• What is the standard rate of VAT in the UK?

The standard rate of VAT is 20% in the UK, which applies to most of the goods and services in the country. For businesses, Stationery, supplies and most other items that are used daily will be covered under this 20% threshold. Some goods and services, however, will be levied a reduced rate of VAT at 5%. This includes energy-saving means, sanitary products, and domestic gas and electricity. Some goods, however, have zero percentage VAT. These products are not charged taxes for their sale. Such products include food, books, children’s clothes, newspaper, etc. Tax-exempt goods, or goods for which the government doesn’t levy taxes, are postage stamps, property transactions, and financial transactions. 

  • What does plus VAT mean?

When a buyer pays for something with their invoice or gets a quote, they will see the price plus VAT in the price list. This means that the VAT is yet to be added to the final total price of the product. However, this has to be considered while paying for particular goods or services. 

  • Should a business be VAT registered to levy taxes on its products?

If a business is not registered for VAT, then there is no need for it to worry about value-added taxes. Nevertheless, if the business is registered for VAT, it will charge VAT on its products and services. Additionally, being a VAT-registered company provides advantages since they reclaim the amount of paid VAT on goods and services purchased for business purposes.

  • When should a business register itself with VAT?

As of November 2021, the VAT registration benchmark is £85,000. If the business turnover is anticipated to reach this figure within a month or your VAT taxable turnover exceeded this limit in the past year, it must sign up with HMRC for VAT. The issuance of a unique VAT number will be provided upon successful registration.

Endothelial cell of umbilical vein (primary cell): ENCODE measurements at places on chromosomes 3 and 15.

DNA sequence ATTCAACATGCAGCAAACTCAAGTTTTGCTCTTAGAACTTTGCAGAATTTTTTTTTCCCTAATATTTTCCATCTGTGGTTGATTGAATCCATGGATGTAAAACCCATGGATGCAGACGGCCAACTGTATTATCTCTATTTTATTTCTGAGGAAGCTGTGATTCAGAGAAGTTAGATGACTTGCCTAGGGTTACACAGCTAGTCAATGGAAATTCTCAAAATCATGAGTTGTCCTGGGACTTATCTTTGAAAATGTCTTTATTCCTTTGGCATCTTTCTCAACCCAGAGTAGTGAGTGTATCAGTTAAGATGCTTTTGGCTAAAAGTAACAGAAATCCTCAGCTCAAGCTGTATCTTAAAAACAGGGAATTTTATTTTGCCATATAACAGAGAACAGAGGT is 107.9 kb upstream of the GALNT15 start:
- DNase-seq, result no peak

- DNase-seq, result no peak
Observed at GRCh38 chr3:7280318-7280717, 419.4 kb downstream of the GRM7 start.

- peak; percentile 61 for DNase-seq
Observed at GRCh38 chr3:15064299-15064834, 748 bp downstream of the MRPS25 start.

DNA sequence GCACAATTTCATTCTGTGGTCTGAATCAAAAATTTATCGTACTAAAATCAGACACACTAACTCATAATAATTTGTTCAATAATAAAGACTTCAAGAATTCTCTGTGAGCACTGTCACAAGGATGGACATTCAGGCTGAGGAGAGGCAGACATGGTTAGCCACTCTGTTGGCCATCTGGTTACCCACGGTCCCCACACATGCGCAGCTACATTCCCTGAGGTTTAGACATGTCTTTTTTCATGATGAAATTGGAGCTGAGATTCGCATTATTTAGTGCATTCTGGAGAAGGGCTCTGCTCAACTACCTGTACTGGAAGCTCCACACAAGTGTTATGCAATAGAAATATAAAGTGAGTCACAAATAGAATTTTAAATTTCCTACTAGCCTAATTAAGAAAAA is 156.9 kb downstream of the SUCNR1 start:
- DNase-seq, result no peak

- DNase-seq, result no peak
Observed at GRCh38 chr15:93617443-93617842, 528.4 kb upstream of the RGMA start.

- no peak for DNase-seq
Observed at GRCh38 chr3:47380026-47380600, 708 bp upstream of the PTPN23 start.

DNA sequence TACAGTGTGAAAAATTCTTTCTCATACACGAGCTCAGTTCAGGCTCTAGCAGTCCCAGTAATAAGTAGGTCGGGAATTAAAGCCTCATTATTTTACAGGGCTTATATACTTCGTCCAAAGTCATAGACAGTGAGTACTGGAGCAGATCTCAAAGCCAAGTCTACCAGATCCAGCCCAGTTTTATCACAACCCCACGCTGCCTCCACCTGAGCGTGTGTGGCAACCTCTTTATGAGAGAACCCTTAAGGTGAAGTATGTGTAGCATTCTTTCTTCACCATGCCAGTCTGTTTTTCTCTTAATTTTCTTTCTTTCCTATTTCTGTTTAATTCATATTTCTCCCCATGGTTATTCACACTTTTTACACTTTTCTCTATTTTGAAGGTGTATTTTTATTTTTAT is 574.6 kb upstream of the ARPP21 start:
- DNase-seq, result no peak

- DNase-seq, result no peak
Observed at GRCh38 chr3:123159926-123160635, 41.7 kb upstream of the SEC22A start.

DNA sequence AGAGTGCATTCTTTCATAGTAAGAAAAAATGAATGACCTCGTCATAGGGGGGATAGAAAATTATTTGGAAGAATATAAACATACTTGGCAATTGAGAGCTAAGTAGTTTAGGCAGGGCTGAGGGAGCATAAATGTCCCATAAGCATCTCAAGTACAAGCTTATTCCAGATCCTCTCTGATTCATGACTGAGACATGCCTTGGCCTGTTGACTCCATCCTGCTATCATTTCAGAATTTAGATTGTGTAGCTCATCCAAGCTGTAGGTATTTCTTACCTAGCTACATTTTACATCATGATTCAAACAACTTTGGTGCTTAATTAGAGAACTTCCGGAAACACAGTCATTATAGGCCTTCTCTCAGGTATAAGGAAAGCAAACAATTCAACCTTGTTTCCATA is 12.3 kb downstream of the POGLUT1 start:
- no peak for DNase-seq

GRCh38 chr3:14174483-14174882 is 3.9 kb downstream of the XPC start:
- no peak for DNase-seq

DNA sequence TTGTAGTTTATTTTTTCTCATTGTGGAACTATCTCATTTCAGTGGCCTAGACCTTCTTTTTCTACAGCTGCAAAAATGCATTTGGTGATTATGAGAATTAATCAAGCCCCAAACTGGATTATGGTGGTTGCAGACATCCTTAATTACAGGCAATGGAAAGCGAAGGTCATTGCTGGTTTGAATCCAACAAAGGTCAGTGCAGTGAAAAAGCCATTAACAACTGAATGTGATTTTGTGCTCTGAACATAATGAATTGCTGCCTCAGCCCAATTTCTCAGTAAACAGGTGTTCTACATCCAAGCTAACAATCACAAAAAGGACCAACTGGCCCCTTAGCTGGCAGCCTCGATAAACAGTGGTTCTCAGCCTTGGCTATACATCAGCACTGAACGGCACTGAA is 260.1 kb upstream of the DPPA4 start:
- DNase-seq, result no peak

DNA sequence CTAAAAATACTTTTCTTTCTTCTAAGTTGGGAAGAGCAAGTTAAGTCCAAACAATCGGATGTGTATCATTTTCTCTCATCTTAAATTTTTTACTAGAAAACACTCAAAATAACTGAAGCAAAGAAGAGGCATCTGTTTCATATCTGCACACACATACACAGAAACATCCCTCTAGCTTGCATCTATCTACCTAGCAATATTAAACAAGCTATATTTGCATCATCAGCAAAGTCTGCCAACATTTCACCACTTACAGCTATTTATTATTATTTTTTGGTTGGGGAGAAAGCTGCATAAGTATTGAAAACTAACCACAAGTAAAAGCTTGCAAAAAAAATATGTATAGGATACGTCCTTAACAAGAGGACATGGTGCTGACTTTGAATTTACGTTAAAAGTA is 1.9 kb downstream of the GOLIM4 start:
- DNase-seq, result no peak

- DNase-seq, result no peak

• How to calculate VAT using a VAT calculator?

Since 4th January 2011, the standard VAT rate has remained at a steady 20%. For businesses, paying more taxes is always unwelcome; this particular percentage simplifies VAT calculations greatly. If one only knows the total payment received for goods or services rendered and is unsure how much VAT has been charged, one can use the VAT calculator. It helps accurately determine how much should be added or claimed back.

Bottom Line

VAT-registered businesses have to complete their VAT returns on time. Businesses carry a lot of benefits by getting VAT registered, such as being able to claim the VAT back. In 2019, the government came up with an initiative called Making tax digital to make it easier for businesses and individuals to deal with VAT. This initiative demands that VAT-registered businesses with a turnover of 85,000 pounds keep the tax records and submit them to the HMRC digitally. 

For more information on how eAccounts can help you with your VAT. Please contact us on 02921 056209 alternatively email admin@e-accounts.co.uk